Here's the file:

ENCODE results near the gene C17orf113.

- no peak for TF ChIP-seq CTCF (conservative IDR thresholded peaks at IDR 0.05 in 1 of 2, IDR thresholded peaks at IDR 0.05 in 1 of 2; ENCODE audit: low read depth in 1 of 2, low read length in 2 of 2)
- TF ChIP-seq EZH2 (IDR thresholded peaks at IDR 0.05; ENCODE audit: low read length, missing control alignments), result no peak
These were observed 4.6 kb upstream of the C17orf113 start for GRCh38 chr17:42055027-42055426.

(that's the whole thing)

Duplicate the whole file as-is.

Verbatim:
ENCODE results near the gene C17orf113.

- no peak for TF ChIP-seq CTCF (conservative IDR thresholded peaks at IDR 0.05 in 1 of 2, IDR thresholded peaks at IDR 0.05 in 1 of 2; ENCODE audit: low read depth in 1 of 2, low read length in 2 of 2)
- TF ChIP-seq EZH2 (IDR thresholded peaks at IDR 0.05; ENCODE audit: low read length, missing control alignments), result no peak
These were observed 4.6 kb upstream of the C17orf113 start for GRCh38 chr17:42055027-42055426.